Google Hummingbird Update
Google Hummingbird Update.
With Google Hummingbird Update, the goal behind “Hummingbird,” Google’s first comprehensive overhaul of the firm’s search algorithm in a dozen years, can be summed up in a single sentence:
Provide better, more complete answers to increasingly complex search questions.
But what does that mean, exactly? To answer this question, let’s take a quick look at life in the search engine world before and after Hummingbird.
Before the recent algorithm overhaul, Google searches used Boolean algebra to match information with keywords typed in by searchers. This technique worked reasonably well in the pre-mobile world, which was dominated by one- and two-word searches. Over the course of the last decade, though, the limitations of straight keyword searches have become increasingly obvious.
Here comes Hummingbird. Rather than focus on keywords and producing strings of information in response, the new algorithm seeks to answer questions input by users via smart phones, tablets and other mobile devices. That means understanding the context and the semantics of the query to provide accurate, precise information that get searches to Web pages that answer the question, rather than producing pages and pages of links and data.
To do that, Hummingbird uses information from a variety of sources, including previous searches, social media and even the location of the user. While one- or two-word searches will still produce the basic information searchers are used to, Hummingbird is designed to use predictive technology and language processing to find the documents on the Web that best match the information goals of the search.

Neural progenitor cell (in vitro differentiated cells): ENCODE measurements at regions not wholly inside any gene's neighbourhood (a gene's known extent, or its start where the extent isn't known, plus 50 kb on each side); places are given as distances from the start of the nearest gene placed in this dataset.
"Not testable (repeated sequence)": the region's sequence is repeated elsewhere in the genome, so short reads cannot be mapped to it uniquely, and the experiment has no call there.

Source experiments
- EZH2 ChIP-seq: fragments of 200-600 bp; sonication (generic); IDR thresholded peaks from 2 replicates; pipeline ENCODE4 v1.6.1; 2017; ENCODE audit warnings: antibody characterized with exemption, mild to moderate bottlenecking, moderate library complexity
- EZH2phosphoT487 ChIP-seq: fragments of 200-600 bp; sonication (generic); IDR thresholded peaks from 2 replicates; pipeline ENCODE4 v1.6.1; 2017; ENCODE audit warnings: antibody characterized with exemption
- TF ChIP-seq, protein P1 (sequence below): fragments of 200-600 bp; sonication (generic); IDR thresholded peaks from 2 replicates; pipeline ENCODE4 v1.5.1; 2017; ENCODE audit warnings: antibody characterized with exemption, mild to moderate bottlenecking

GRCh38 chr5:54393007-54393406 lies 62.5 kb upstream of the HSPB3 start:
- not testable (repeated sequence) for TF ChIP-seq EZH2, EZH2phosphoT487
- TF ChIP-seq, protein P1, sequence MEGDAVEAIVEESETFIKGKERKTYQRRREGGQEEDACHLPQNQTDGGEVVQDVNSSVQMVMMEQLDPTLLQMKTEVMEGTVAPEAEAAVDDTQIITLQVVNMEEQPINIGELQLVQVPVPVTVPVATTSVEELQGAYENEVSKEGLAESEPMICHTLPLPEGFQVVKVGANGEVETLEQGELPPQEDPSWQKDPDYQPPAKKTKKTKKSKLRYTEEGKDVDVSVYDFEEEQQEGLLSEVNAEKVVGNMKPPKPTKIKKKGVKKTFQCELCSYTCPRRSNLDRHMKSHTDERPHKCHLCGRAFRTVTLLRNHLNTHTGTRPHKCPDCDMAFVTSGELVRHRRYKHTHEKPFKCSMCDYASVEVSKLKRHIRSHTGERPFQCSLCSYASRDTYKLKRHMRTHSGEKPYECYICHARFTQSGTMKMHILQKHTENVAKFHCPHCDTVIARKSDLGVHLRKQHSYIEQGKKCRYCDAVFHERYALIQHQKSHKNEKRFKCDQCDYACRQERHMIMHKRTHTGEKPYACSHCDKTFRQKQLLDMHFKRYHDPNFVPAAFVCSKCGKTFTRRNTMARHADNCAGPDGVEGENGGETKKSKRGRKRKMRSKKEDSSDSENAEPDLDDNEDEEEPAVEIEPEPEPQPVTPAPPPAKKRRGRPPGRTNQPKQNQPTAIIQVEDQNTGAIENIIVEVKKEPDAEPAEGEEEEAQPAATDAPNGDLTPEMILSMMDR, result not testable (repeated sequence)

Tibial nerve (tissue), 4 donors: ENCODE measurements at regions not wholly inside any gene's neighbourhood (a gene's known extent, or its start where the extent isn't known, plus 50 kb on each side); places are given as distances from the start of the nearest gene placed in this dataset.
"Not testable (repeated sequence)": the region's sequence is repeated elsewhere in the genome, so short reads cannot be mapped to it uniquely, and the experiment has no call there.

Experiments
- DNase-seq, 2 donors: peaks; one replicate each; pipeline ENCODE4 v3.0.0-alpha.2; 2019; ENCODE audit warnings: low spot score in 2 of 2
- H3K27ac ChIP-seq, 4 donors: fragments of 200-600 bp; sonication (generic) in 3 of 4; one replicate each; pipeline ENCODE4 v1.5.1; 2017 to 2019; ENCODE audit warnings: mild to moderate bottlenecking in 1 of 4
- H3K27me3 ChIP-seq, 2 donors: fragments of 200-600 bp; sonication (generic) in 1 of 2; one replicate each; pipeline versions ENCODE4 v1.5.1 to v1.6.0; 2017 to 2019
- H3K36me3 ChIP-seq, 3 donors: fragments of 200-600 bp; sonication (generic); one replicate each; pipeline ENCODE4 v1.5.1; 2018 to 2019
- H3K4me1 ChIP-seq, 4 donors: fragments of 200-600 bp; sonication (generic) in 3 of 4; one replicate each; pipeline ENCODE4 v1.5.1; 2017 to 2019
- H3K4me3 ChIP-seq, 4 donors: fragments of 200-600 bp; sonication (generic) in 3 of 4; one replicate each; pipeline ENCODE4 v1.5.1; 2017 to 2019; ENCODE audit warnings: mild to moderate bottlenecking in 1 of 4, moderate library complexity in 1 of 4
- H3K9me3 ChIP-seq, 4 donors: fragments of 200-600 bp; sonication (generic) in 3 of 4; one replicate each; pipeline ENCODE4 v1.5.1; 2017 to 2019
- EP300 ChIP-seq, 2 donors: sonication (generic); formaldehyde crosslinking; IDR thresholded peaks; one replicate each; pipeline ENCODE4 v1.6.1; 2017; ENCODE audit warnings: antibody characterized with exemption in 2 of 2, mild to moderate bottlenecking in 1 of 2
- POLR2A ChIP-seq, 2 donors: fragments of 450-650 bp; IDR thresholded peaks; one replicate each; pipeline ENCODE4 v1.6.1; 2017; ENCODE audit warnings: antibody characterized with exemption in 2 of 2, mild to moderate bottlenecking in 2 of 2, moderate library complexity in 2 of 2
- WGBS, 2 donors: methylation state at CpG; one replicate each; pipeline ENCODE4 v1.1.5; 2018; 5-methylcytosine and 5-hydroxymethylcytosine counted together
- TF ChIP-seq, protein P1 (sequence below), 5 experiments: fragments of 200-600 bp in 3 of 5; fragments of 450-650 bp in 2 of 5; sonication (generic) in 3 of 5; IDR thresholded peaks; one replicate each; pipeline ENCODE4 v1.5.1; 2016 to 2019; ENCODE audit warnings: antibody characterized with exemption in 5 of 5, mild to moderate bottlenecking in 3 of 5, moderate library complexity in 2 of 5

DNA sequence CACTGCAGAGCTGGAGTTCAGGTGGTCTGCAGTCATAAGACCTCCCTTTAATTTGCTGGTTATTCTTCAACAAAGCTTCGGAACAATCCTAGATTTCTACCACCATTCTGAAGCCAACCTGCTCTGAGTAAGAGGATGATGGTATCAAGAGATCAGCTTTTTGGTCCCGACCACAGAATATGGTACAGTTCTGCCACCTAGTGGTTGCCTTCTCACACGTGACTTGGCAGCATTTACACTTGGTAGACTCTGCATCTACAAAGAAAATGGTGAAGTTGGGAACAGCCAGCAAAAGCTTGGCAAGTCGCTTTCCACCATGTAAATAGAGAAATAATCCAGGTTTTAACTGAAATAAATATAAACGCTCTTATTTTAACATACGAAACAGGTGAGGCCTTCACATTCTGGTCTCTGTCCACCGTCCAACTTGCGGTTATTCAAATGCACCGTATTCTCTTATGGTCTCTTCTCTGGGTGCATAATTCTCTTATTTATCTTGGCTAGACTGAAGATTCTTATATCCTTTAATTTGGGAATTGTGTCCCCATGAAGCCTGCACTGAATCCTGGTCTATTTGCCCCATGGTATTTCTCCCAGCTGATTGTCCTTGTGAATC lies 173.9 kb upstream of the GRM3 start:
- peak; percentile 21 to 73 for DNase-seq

Technologically, Google is playing it close to the vest with regard to revealing the latest changes. Most experts feel the basic math formula is still basically the same, just redesigned to be faster and more efficient. A shift to language processing and interpretation is a big part of the equation, obviously, and Google also beefed up and added filters to Knowledge Graph, the on-line encyclopedia of approximately 570 million concepts and relationships that are used to anticipate the desired facts and figures in a given search.
Thankfully, Hummingbird doesn’t wipe out previous updates to the algorithm such as “Panda” and “Penguin,” both of which were far less comprehensive. One expert described the technology shift as a “new engine,” but still using some of the same parts and pieces from the old one. On a more conceptual level, another expert described the move to Hummingbird as analogous to the shift from a low-level computer language to a more complex, sophisticated one.
Regardless of how the change is described, most SEO executives and experts and executives expect the new results to be largely transparent, even though approximately 90 percent of searches are expected to be at least slightly affected by the change. Discovering customer intent will become more complex than it was in a keyword-based search world, but success will still depend on providing information-rich, descriptive content.
For Google, Hummingbird also represents an effort to answer one of the biggest challenges to the firm in recent years: the use of apps to get information from discrete services rather than use searches. Toward that end, Google as also added voice features to several of its mobile apps.
For the business world at large, the change should also be transparent, save for the hope that searches will become faster and more accurate. But businesses small and large might want to follow Google’s lead here and employ a strategy that mirrors the way Hummingbird works: ask the top ten questions your clients are asking, then create pages focused on providing the best answers for those questions.